Carpaccios and tartares face some stiff competition these days. Across the South these once popular dishes are more and more being pushed aside and replaced with Crudos. All 3 dishes feature raw elements that can include fish, meat or even vegetables, but vary in how they are served and their accompaniments.
Carpaccios are prepared by thinly slicing the meat, traditionally beef tenderloin, drizzling it with an acid, such as a vinaigrette made with lemon or mustard, then topping it with greens and slivers of parmesan cheese. Tartares are traditionally made from raw beef or tuna, finely chopped and served with capers, mustard, a raw egg yolk and toast points.
Porcini Mushroom Carpaccio
from Chef Patrick O’Connell of The Inn at Little Washington, Washington, VA
Ahi Tuna Tartare
from Braden Wages of Malai Kitchen, Dallas, TX
Lamb Tartare with Quail Eggs and Crispy Quinoa
from Justin Devillier of La Petite Grocery, New Orleans, LA
Crudos focus much more on the raw element, letting the main ingredient shine, usually fish. Slice it thin and pair it with olive oil, an, and complements like avocado, peppers, peaches, orange segments or whatever strikes your fancy. All preparations require the freshest ingredients.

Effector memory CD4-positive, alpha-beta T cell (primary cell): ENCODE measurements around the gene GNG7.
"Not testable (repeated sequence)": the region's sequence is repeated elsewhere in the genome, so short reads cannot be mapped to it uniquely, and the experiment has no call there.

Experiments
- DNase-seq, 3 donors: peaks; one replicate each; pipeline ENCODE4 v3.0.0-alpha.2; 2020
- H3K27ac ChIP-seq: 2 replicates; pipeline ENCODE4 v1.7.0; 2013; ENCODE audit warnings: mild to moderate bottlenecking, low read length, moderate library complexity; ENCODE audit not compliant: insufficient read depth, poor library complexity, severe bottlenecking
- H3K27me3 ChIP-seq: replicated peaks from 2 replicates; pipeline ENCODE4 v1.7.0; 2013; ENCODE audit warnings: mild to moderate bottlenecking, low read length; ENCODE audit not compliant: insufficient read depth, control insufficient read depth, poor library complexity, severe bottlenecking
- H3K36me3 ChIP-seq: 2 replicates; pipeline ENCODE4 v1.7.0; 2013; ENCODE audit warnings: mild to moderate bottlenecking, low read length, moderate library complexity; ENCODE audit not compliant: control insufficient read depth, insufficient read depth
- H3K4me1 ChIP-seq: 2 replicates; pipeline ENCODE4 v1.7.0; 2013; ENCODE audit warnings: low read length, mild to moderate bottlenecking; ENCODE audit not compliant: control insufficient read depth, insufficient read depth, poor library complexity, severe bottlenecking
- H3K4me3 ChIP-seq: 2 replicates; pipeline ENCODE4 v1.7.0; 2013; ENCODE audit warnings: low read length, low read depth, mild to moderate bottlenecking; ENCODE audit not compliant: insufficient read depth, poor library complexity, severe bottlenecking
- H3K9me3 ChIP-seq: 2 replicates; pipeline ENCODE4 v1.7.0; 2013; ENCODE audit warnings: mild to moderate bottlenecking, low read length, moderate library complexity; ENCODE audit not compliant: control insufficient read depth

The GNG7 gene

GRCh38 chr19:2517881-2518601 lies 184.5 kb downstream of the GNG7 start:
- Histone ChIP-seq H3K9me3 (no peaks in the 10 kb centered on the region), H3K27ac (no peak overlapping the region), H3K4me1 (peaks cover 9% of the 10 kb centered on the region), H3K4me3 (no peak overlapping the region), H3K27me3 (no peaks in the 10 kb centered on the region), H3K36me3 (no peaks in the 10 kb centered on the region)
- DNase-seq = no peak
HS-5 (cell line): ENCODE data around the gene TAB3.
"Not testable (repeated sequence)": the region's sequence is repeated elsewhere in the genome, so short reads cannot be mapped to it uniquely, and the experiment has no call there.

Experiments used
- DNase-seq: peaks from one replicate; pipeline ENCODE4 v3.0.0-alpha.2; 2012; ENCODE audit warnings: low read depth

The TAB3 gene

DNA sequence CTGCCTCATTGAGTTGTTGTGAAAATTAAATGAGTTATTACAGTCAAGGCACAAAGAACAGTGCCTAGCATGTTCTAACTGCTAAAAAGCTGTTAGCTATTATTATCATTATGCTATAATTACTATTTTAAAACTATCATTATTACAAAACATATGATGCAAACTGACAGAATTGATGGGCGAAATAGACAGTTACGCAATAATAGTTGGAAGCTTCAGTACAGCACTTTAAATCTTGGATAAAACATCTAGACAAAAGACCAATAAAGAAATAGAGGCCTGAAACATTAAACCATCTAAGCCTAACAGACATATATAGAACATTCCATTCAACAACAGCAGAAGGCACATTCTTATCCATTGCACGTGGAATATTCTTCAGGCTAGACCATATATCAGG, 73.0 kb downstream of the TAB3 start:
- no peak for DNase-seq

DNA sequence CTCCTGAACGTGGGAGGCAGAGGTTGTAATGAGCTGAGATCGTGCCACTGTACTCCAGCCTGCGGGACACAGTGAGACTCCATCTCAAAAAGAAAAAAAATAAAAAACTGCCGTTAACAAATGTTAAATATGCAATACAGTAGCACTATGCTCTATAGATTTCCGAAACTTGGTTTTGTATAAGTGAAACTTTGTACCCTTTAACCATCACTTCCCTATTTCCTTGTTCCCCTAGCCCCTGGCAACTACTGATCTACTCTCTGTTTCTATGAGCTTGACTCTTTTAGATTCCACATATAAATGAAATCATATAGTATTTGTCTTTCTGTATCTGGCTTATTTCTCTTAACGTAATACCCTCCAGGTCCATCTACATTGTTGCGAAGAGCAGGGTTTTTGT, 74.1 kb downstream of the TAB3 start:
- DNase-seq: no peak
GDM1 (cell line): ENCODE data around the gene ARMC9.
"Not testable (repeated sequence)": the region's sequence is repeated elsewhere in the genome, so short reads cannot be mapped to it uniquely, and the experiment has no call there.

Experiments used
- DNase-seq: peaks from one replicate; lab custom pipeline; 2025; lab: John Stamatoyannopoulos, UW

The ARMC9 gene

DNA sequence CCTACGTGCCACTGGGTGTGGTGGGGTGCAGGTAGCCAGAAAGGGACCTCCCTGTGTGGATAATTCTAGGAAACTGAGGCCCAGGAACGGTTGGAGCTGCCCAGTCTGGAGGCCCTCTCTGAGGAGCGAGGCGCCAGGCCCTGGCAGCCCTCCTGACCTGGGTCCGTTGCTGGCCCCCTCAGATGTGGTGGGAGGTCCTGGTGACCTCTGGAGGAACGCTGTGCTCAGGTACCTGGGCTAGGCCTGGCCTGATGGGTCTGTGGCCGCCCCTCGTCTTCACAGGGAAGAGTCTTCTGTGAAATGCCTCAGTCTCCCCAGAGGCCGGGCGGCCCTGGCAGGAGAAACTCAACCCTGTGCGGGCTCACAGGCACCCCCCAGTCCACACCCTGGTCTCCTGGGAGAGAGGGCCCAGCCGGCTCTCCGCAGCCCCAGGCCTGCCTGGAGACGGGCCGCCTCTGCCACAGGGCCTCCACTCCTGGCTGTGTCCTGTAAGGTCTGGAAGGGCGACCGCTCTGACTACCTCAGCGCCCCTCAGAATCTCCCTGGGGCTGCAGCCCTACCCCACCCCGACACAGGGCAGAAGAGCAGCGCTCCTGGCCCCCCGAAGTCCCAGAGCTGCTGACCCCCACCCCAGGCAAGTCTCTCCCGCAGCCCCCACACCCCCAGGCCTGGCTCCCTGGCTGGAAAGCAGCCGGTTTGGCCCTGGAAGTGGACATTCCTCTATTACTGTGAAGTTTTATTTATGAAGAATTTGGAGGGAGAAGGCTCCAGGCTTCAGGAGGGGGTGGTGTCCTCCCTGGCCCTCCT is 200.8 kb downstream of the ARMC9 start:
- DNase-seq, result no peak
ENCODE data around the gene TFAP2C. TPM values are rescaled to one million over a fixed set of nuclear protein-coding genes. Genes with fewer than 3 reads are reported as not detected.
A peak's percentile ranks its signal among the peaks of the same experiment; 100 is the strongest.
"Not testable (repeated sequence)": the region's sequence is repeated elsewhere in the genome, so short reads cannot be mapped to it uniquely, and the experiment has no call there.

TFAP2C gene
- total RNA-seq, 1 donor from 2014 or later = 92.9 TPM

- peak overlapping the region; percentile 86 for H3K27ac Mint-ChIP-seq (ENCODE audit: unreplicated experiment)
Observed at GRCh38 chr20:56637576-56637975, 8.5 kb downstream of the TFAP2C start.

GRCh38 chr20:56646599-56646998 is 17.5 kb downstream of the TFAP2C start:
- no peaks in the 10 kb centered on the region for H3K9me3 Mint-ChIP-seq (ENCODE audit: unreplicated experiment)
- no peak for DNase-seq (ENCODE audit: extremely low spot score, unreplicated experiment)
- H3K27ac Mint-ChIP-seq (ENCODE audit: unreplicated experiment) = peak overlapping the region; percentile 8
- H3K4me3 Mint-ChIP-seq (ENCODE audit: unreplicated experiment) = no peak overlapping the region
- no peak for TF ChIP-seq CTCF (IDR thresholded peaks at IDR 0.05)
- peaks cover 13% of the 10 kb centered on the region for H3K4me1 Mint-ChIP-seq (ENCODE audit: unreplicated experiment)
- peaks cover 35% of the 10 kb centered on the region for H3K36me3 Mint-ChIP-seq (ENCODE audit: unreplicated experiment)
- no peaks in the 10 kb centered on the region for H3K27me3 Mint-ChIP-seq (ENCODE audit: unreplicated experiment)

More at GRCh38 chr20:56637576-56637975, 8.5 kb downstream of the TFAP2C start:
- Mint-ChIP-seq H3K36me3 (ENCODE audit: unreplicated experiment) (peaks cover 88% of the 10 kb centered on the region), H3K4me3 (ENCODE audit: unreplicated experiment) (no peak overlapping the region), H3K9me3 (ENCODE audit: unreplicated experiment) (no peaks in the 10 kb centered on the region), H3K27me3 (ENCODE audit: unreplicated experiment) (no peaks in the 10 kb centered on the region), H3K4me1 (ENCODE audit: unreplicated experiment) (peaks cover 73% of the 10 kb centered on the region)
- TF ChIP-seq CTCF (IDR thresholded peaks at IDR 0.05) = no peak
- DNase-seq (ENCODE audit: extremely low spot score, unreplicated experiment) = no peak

Crudo of Snapper
from Chef Michael Kramer of The Lazy Goat in Greenville, SC
Perched on the bank of the Reedy River in Greenville, South Carolina, The Lazy Goat offers Mediterranean-inspired cuisine prepared by Chef Michael Kramer. Before taking over the helm at The Lazy Goat, Chef Kramer was the chef at McCrady’s in downtown Charleston where he earned AAA’s 4 Diamond award and the title “Best New Restaurant” by Esquire magazine. The man knows his way around the kitchen. Chef Kramer uses snapper in his crudo and tops it with thinly sliced Serrano chili, radish and Fuji apple making it a light and refreshing dish for these balmy summer days.
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